Retaining students who lag in literacy pays off
This year’s class of Michigan third-graders heads back to school as the state’s first to face real consequences if they have not learned how to read. Some schools may find the change uncomfortable. But embracing the extra pressure, along with the added tools to help educators succeed, can provide a small, sure step toward needed improvements.
One of the most important functions of our nation’s education system is to equip the next generation of literate citizens. Experts on the National Reading Panel recognized nearly 20 years ago how millions of children should best be taught to read fluently and with comprehension. That approach includes a system of phonics that enables students to decode letters and sounds.
More new teachers today are being prepared to use the scientifically-based method than in the early 2000s. Yet, according to the National Center on Teacher Quality, two-thirds of the nation’s teacher training programs aren’t teaching future educators the best ways to make sure children can read. Perhaps they will be helped along by the recent work of education journalist Emily Hanford. Among her other stories, she highlighted a low-income Pennsylvania school district that equipped teachers with these crucial but overlooked skills and knowledge and saw dramatic gains in student reading scores.
Michigan could use a similar turnaround. Only 45 percent of third-graders meet state standards for English language proficiency, down from 50 percent four years ago. Over the past decade, Michigan’s performance on the nation’s fourth-grade reading test has stagnated, falling below the national average.
The costs of children not being able to read are high. Students who miss the mark in third grade are four times more likely not to graduate from high school by age 19. In Detroit, the nation’s lowest-performing district, the nonprofit group Beyond Basics is seeking to scale up its effective six-week tutoring course to reach 10,000 district high schoolers who currently read below grade level.
Yet it’s even better to identify and address problems early in a child’s educational career. In 2016 Michigan officials crafted a law to address the challenge of early literacy. The state has set aside extra resources to identify struggling readers early on and support them with more individualized, research-based instruction. Where schools adopt best practices, better results should follow.
The most reported feature of the new law is its requirement that schools hold back third-graders who read a year or more behind grade level. Students will be able to demonstrate their reading abilities either on the state test or by other recognized means. Additionally, the law makes exceptions for students with disabilities and English language learners. Even so, several thousand more students may have to repeat third grade next year. According to the law, schools are to assign retained students to the most effective available teacher and provide supplemental tutoring.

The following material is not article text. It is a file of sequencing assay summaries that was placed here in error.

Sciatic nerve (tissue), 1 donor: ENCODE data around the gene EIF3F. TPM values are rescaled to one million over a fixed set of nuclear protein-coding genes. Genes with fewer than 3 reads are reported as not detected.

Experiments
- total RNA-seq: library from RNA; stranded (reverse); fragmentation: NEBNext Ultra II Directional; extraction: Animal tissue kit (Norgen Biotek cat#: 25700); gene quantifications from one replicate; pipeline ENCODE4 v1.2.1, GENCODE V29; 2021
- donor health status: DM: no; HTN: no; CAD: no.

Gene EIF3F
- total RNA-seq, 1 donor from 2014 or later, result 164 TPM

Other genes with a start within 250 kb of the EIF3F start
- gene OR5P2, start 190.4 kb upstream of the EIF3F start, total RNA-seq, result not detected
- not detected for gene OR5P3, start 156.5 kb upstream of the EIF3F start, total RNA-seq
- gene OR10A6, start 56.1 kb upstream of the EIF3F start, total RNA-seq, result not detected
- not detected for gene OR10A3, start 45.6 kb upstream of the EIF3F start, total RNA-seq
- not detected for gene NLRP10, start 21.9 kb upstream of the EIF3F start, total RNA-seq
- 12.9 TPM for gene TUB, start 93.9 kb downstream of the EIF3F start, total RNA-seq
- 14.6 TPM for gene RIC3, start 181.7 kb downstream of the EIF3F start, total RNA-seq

Nearly one in four Michigan teachers surveyed this year said their schools are not prepared to support students who may be retained under the new law. That revelation came more than two full years after the state enacted the law and dedicated millions of dollars to hire more literacy coaches and expand related programs.
A law that leads more young students to be held back may not be the ideal or ultimate solution for a state’s dismal results. But Michigan is following a well-established and promising path. A rigorous analysis of Florida’s 2002 law found retention boosted academic achievement in third and in eighth grade. It also estimated that the benefits in additional future earnings for students greatly outstrip the extra cost to taxpayers for enacting the reform.
Other states that have adopted similar laws, including Indiana and Mississippi, have seen significant growth in tested reading ability, though it’s hard to know how much the laws have directly helped.
More recently, Florida has begun providing $500 state-funded scholarships to students in third through fifth grade who struggle with reading and apply for extra help. The scholarships pay for tutoring services and instructional materials to help these students make up lost ground. Michigan and other states should consider giving families access to such additional options.
A thorough transformation of teacher preparation is clearly needed. But it’s nowhere in sight. In the meantime, laws such as Michigan’s can reshape rules and resources to give more students the important skill of literacy. The work may not be easy, but the rewards will be well worth reading about.
The Hill has removed its comment section, as there are many other forums for readers to participate in the conversation. We invite you to join the discussion on Facebook and Twitter.